The Chicago Bears drafted offensive lineman Kyle Long because, as GM Phil Emery pointed out yesterday, he's a rare athletic talent. Howie Long, NFL Hall of Fame defensive end and father of Kyle, agrees with Chicago's general manager.
"I've been saying this to his mom since he was 4 years old: He's kind of a freak of nature, physically. God just puts the hand on some people, puts the hand on their shoulder and says, ‘You're gifted. Now what are you going to do with it?' And that's Kyle. When you throw 95 in high school and you're 295 in high school and you run a 4.8 and you can jump out of the building, you can tomahawk dunk a basketball and all of those things, the question then becomes, what direction do you go in?"
At first, Kyle Long chose baseball over football. The Chicago White Sox drafted him out of high school but he instead chose to play baseball at Florida State. After flunking out, incurring a DUI and transferring schools twice, Long finally ended up in Oregon last year. After injuries befell the starters ahead of him, Long seized an opportunity to play left guard.
"I didn't ask [the Oregon coaches] if I could start. I told them I was going to start at left guard," Kyle said. "I told them I was going to be starting. We had a guy go down and I jumped at the opportunity. I was hungry to play."
He started the final four regular season games in 2012, plus the team's bowl game, but those five games are as far as his Division I experience goes. Still, his rare blend of size and athleticism had him rising up draft boards the past few weeks.
Still, most fans assume the Bears reached for Long and that he could have been available to the club at 50th overall. Howie disagrees.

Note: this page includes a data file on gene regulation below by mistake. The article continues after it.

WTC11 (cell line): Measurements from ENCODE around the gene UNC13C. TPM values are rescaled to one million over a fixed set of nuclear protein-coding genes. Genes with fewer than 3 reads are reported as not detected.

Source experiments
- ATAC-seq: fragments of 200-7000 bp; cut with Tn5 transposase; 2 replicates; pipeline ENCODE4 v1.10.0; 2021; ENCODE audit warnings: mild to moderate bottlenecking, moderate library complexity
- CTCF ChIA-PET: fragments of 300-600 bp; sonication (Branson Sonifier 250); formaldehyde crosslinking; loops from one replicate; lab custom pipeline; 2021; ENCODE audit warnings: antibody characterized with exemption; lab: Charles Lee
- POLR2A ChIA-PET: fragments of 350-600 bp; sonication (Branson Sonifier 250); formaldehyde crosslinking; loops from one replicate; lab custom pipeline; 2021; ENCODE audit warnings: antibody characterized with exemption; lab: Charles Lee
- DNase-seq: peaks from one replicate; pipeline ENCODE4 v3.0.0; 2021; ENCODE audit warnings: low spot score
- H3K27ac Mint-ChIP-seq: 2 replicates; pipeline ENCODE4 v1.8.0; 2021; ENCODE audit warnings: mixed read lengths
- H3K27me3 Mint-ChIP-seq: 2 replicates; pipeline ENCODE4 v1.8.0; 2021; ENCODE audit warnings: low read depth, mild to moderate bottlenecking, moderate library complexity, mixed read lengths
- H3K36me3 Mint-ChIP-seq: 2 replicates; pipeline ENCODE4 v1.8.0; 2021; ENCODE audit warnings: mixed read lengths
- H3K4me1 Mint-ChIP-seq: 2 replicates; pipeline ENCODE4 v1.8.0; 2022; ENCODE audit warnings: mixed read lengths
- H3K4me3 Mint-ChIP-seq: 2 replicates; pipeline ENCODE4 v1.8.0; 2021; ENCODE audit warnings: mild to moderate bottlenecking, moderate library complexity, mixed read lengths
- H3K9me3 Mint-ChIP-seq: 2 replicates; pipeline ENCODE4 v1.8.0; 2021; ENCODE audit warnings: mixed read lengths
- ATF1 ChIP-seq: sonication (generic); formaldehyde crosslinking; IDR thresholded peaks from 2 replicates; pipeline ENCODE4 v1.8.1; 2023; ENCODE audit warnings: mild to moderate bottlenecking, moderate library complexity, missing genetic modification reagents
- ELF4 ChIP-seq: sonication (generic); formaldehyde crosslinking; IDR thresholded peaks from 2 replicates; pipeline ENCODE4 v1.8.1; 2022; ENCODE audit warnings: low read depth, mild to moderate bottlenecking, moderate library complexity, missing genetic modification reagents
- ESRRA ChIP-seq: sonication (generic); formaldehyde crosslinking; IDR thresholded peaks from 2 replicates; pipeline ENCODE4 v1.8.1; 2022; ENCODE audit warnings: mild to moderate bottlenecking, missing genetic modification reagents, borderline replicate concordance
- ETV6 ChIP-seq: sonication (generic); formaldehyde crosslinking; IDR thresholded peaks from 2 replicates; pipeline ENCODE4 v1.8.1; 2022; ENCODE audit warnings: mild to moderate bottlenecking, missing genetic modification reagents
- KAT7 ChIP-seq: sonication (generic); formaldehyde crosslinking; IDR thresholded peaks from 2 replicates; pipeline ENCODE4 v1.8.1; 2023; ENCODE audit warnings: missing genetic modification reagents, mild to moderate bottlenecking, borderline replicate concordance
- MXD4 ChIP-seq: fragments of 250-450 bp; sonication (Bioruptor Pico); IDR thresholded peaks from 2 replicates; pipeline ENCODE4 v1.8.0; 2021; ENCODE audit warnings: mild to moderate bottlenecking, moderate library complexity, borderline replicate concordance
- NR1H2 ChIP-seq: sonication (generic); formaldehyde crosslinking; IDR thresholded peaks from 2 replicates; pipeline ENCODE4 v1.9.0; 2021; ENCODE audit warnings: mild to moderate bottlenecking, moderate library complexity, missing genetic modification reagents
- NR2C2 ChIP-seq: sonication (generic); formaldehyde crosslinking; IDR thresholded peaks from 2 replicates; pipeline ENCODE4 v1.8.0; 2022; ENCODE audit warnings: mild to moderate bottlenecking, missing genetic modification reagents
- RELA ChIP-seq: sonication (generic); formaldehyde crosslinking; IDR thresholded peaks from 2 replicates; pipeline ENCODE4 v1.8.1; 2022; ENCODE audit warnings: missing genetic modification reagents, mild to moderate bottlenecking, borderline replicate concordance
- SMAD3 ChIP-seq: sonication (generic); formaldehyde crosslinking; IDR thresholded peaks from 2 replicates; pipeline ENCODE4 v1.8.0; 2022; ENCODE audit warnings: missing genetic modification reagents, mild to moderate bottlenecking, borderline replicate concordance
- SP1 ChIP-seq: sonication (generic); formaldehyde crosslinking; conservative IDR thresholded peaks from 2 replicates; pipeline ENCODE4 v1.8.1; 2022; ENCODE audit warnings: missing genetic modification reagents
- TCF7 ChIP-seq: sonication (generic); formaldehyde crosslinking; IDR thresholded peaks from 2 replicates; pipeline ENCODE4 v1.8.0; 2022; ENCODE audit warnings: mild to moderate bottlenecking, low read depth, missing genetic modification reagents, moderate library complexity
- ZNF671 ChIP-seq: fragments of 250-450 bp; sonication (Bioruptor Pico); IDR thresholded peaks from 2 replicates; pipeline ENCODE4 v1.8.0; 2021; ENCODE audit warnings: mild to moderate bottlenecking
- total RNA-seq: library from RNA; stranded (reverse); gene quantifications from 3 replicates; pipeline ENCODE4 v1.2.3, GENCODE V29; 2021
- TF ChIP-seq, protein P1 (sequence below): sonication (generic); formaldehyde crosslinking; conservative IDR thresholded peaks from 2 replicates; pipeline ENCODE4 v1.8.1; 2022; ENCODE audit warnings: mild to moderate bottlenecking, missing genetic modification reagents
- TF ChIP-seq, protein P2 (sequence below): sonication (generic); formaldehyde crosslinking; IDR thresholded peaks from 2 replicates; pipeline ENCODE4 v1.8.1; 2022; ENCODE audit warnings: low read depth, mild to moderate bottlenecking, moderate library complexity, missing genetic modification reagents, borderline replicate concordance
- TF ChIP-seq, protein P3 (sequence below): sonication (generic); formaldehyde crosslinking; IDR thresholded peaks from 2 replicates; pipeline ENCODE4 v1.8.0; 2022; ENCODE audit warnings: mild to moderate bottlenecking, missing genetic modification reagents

"I knew when [Justin] Pugh came off the board as the fifth tackle and the two guards [Cooper and Warmack] were off the board, I kind of felt like – and I won't share the two or three teams that were picking after Chicago – but I felt like it was a really good opportunity maybe that Kyle would go somewhere between 20 and 28, 29, without tipping my hand," Howie said. "But he would have been off the board. I've heard people say, ‘Well, they should have traded down and got him in the second round.' He wouldn't have been there."
Bear Report made a few phone calls and the overwhelming opinion of those I spoke with agree with Howie and feel that Kyle would not have made it out of the first round. So while the Bears passed on some very talented players to grab Long, it doesn't appear he would have been an option for the team during today's second round.
Jeremy Stoltz is Publisher of BearReport.com and a member of the Pro Football Writers of America. Follow Bear Report on Twitter and discuss this topic on our message boards. To become a subscriber to the Bear Report Web site or magazine, click here.